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ChatGPT has a habit of telling porkies

This is another one of those 'I asked ChatGPT...' posts. Yep, sorry. On this occasion, it's not a particularly glowing endorsement of the AI's abilities.


In fact, it's quite the opposite.


So. Ahem -- I asked ChatGPT to write a review of my 2019 novel, Viral. For those who haven't read it, Viral is about a guy who unwittingly stars in a viral video, but his video manifests into an army of killer robots that consider him their God. Definitely not a book you might consider non-fiction. So that's something to bear in mind when you read the review written by ChatGPT.


With that in mind, on to the review...


Viral is a book by YouTuber and pop culture critic Mike Jeavons that explores the world of viral videos and internet memes. As a longtime fan of Mike's YouTube channel, I was excited to read his debut book, and I was not disappointed.

The book is divided into several chapters, each one focusing on a different aspect of viral videos and internet culture. Mike covers everything from the history of viral videos to the psychology of why we love to watch them, and he does so in a way that is both informative and entertaining.

One of the things I appreciated about Viral is that it's not just a rehashing of Mike's YouTube content. While he does touch on some of the topics he's covered in his videos, the book feels like a fresh take on the subject matter. Mike is able to go into more depth and explore the topics in a way that wouldn't be possible in a video format.

Another thing I loved about Viral is Mike's writing style. He has a way of explaining complex ideas in a way that is accessible and easy to understand. He uses humor and pop culture references to keep the reader engaged, and he never talks down to his audience. His writing is conversational and engaging, and it's clear that he's passionate about the subject matter.

One of the standout chapters of the book is "The Anatomy of a Viral Video," in which Mike breaks down the key elements that make a video go viral. He talks about everything from the importance of timing to the role of luck in creating a viral hit. This chapter is particularly interesting because it shows that there's no magic formula for creating a viral video. While there are certain elements that can increase a video's chances of success, there's no guaranteed way to create a hit.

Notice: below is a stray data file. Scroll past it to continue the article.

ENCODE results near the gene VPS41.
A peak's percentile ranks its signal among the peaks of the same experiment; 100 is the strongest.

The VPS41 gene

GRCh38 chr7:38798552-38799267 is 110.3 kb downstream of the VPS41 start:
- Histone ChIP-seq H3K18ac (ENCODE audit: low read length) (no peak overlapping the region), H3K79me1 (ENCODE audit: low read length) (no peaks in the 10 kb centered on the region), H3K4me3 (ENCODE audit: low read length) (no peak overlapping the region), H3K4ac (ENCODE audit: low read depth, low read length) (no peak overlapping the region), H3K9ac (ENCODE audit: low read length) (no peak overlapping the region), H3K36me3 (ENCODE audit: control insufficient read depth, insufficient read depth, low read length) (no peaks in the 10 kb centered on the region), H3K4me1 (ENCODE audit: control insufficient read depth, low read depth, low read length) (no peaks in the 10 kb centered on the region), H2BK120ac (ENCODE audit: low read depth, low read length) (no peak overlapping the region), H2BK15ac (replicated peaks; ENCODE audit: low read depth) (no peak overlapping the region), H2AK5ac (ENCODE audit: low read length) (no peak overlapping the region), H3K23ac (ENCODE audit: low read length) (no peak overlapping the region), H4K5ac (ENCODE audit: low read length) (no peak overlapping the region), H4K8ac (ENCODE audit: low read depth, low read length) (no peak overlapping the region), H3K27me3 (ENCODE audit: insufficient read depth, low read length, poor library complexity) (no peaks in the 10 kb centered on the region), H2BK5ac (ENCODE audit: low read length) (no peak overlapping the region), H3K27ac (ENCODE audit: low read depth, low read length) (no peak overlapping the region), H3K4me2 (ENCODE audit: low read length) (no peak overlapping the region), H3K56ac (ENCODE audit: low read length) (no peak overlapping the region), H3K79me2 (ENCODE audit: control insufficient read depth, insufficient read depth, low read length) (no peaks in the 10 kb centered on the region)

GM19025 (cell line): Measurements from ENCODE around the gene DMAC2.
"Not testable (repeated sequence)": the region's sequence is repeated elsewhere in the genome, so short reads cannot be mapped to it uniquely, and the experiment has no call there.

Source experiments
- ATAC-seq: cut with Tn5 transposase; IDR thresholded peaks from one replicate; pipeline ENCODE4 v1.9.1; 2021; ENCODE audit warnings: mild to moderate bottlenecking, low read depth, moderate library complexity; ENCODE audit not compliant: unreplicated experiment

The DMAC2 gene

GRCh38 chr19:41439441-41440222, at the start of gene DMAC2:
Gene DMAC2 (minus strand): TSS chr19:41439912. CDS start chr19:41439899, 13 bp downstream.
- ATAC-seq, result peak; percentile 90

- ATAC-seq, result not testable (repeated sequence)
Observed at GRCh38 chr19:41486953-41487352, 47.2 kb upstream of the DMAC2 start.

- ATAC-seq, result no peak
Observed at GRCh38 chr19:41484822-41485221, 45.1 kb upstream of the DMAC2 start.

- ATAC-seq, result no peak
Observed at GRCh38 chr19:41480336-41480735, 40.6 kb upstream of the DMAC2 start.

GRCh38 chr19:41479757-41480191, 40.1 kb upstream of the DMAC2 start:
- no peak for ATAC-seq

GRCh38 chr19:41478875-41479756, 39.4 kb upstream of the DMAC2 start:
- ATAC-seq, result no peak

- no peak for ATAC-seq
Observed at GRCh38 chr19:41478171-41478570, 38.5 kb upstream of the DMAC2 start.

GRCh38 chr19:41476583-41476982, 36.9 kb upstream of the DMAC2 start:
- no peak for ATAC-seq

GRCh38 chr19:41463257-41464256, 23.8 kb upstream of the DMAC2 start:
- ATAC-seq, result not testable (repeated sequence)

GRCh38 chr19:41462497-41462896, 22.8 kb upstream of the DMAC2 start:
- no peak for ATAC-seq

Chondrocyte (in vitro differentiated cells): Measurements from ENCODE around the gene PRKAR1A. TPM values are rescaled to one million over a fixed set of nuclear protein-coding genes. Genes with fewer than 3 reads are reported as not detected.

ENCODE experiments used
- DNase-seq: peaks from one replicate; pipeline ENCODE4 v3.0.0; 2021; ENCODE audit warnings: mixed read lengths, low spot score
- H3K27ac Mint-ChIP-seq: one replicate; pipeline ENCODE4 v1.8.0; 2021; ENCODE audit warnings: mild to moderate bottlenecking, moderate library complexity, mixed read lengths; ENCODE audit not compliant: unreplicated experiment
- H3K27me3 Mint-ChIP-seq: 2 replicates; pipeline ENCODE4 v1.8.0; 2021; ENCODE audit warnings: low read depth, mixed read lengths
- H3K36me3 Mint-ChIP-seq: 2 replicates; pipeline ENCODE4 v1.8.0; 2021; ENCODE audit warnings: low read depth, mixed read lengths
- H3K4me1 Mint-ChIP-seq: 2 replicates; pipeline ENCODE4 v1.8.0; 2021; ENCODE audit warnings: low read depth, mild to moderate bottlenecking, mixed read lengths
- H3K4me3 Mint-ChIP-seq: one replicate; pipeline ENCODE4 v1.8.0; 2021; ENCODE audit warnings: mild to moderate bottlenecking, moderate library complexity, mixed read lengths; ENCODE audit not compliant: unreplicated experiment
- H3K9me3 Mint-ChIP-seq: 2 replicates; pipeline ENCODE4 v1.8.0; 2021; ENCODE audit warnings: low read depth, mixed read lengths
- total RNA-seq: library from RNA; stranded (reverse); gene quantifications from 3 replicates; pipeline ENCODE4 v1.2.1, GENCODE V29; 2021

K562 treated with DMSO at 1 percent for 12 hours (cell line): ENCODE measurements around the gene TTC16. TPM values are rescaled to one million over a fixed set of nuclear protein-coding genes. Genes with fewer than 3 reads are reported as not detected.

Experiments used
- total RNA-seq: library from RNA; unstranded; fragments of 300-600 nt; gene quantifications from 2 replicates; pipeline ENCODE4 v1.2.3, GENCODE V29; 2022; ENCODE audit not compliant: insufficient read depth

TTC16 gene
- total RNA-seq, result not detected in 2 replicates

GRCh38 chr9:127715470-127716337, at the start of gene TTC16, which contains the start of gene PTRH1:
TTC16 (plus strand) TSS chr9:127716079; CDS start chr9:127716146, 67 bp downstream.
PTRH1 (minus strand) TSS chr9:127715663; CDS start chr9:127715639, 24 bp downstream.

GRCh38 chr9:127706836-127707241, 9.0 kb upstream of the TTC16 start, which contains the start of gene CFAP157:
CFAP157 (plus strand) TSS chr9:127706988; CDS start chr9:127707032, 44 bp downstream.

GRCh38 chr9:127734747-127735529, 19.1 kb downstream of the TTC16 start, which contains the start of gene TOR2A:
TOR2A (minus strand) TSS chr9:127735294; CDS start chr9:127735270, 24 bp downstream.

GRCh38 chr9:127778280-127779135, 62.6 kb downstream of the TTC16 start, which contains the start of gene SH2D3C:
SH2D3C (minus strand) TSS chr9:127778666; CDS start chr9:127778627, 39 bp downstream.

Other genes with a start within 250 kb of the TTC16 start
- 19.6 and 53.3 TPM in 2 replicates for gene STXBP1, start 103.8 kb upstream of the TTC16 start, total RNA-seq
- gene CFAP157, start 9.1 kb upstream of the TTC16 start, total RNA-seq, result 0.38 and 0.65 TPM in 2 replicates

Another chapter that stood out to me was "The Dark Side of Viral Videos." In this chapter, Mike explores the negative aspects of viral culture, such as cyberbullying and the exploitation of children. He doesn't shy away from the darker side of the subject matter, but he also offers suggestions for how we can combat these issues.

Overall, Viral is a fantastic book that offers a fascinating look into the world of viral videos and internet memes. Whether you're a longtime fan of Mike's YouTube channel or you're just interested in learning more about internet culture, there's something in this book for everyone. Mike's writing is engaging, informative, and humorous, and he offers a fresh take on a subject that has been covered ad nauseam in the media. If you're looking for a fun and informative read, I highly recommend Viral.


So. Yeah. Okay.


The review starts off with a relatively accurate, if not slightly outdated, opening paragraph. Cool.


However, the following six paragraphs contain absolutely no truth. None whatsoever. This is kind of a major flaw when you're looking to produce quality, accurate content that is attempting to position you, your business, or your brand, as a voice of authority.


There are no chapters titled, 'The Anatomy of a Viral Video,' or 'The Dark Side of Viral Videos.' I don't discuss cyberbulling or the exploitation of children. It's all lies. Complete and utter lies.


But, what works in the reviews favour is the confidence in which it has seemingly been written. If I were to read that review, having not read the book myself, I'd think, 'Yeah, fair enough, Viral is definitely a non-fiction book about creating viral videos'. And that's why ChatGPT is turning so many heads. It's replacing truth with confidence.


This is because it's an AI. It doesn't care that it's right. It cares that it's fulfilled what the user has asked of it. And if that means it's completely fabricated, then - well - it doesn't really care.

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